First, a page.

1. People got the outcome right but the cause wrong. Sure enough, China is struggling as many predicted, but it’s not due to Covid policy. The assumption by Richard Hanania, Thiel and others was that China’s ‘zero Covid’ policy would cripple its economy, but, rather, blame political instability, Biden’s chip crackdown, the 2022 recession and bear market, worldwide hyperinflation, and other problems, not Covid.
As shown below, Chinese equities did well during and after Covid, only to fall starting in August 2021 for reasons unrelated to Covid:
Chinese equites are largely tracking US equities.
Despite having among the strictest lockdowns in 2020, China’s economy and stock market recovered among the fastest in the world. This does not necessary prove the lockdowns worked, it just shows how other factors play a bigger role in the economy than Covid. China is so big, 1.4 billion people and many huge cities, that it has enough redundancy to not be affected too much economically by lockdowns. Same for the US in this regard.
2. Whereas the US media is inclined to hype or over-exaggerate domestic political problems that are of a superficial nature, it’s the opposite in emerging markets, in which the state-run/regulated media downplays or ignores far worse structural problems, whether in Russia, China, Brazil, Iran, or Turkey. Americans are losing their minds over relatively low-stakes issues, compared to overseas, where things are far worse. China’s crisis confirms that whatever problems the US has, it’s worse elsewhere, such as wokeness/CRT, corruption, worse stock market returns, higher inflation, more corruption, more crime, more instability, etc. Same for the UK, which is having worse problems, such as high inflation and energy shortages. UK Prime Minister Liz Truss resigned after just 40 days, because she screwed things up so badly and was unqualified.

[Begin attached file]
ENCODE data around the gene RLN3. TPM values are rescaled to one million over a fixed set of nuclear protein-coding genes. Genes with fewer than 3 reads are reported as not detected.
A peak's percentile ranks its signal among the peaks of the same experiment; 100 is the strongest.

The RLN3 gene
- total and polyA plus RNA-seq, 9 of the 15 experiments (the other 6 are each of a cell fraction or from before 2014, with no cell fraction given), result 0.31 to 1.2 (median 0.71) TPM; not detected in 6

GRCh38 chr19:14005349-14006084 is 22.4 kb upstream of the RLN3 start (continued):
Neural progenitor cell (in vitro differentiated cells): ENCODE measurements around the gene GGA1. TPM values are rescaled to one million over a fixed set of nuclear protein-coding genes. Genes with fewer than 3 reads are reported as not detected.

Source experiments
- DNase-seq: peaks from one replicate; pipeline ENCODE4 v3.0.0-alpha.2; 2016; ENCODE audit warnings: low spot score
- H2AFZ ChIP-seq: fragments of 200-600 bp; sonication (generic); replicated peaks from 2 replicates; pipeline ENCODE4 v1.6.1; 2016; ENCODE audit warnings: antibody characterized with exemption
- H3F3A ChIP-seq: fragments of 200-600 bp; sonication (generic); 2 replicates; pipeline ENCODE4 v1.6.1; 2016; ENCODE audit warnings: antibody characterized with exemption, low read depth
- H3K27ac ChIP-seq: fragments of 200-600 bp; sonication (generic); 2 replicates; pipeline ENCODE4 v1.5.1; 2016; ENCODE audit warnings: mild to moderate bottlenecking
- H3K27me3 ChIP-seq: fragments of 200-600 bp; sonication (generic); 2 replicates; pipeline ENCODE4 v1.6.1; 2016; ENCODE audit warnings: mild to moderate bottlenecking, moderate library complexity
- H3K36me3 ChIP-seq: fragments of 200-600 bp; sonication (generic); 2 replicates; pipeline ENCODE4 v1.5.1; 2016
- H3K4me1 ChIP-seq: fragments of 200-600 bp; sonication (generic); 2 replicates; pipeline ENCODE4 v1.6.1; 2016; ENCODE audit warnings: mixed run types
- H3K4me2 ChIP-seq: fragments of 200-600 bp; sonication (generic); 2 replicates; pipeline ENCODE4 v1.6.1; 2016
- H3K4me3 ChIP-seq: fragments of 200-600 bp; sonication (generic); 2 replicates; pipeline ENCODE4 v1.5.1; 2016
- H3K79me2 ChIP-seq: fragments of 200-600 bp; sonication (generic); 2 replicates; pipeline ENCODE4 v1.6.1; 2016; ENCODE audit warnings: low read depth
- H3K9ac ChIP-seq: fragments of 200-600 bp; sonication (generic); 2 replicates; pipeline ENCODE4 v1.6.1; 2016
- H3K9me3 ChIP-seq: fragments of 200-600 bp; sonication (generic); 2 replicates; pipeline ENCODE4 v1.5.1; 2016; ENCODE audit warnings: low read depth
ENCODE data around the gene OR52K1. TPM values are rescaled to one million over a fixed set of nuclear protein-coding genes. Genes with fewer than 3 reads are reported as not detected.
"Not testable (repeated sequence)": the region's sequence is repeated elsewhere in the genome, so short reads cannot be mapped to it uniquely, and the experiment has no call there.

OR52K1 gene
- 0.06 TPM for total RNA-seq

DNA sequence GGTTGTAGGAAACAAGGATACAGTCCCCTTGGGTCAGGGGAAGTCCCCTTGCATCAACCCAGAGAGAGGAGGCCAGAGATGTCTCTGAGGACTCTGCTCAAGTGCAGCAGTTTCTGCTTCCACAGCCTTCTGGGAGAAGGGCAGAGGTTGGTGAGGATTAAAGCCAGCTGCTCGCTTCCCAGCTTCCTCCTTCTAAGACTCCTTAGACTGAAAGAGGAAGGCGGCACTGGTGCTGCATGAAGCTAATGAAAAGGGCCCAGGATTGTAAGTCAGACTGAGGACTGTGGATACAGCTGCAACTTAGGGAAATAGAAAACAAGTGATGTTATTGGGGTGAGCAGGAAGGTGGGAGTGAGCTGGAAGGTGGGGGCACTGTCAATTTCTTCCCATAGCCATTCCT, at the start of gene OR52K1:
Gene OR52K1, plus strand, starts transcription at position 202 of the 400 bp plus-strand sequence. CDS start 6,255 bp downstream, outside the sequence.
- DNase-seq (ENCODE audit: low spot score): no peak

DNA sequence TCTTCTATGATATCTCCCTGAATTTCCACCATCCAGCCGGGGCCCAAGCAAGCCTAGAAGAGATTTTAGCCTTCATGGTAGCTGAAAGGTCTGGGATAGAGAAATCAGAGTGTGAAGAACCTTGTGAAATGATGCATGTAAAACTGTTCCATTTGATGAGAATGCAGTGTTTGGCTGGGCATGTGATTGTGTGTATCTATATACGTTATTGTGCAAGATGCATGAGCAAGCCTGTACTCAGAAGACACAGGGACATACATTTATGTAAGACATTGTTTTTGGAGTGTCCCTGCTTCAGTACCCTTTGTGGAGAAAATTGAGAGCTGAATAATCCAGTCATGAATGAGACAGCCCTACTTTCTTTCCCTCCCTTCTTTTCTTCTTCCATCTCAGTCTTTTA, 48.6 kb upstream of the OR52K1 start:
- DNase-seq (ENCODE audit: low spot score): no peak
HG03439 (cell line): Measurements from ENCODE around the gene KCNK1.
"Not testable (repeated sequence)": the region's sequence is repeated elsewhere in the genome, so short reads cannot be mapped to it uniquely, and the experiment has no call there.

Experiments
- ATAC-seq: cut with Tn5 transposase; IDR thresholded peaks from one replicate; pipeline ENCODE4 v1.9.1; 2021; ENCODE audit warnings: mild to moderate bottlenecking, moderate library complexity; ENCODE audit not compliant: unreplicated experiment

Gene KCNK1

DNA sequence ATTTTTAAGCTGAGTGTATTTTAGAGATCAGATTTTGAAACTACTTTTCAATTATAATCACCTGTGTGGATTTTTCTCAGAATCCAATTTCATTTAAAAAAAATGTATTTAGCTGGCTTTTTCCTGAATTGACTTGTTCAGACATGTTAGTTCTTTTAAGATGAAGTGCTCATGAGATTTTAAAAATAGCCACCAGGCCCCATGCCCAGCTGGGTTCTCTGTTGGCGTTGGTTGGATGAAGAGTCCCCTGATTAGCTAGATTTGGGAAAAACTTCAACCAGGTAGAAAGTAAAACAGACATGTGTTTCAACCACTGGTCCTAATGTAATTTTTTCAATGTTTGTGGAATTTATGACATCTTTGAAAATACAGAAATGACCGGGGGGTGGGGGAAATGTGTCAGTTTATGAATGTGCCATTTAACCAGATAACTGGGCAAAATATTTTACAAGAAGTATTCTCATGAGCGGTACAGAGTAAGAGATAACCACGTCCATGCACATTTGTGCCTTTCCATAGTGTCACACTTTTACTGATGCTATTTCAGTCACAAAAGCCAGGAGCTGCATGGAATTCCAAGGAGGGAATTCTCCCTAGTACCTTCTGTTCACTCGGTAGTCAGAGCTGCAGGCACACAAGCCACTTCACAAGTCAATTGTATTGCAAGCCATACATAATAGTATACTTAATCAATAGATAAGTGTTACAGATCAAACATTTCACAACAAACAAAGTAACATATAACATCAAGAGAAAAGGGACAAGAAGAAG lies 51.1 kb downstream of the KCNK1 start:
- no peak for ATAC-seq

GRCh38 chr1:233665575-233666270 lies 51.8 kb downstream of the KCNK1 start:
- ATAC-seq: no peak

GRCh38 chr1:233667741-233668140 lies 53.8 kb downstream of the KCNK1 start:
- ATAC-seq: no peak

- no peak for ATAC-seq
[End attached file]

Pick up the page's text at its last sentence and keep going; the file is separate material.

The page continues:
3. This is why emerging/foreign markets are worse investments compared to US equities, as I have said for years. More risk, more uncertainty, less upside. It’s hard to beat the S&P 500, Dow, and Nasdaq as far as investments go. Unless China goes into a major recession, which I still think is unlikely, Xi Jinping securing power does not affect the propensity of Chinese consumers to buy American goods.
4. It also shows the superiority of America’s political system, compared to systems which are more centralized or inflexible. Even though America’s government is possibly more inefficient, it has more redundancy. And importantly, allows the private sector to thrive and have a high degree of autonomy, which is necessary for having a strong economy. The problem with a government that is too powerful is it increases the possibly to instability and economic and social collapse. Over the past 2 centuries, history consistently shows that governments which are too powerful tend to be short-lived or end badly. China and UAE are possibly exceptions to this, but investors generally see centralization as a negative.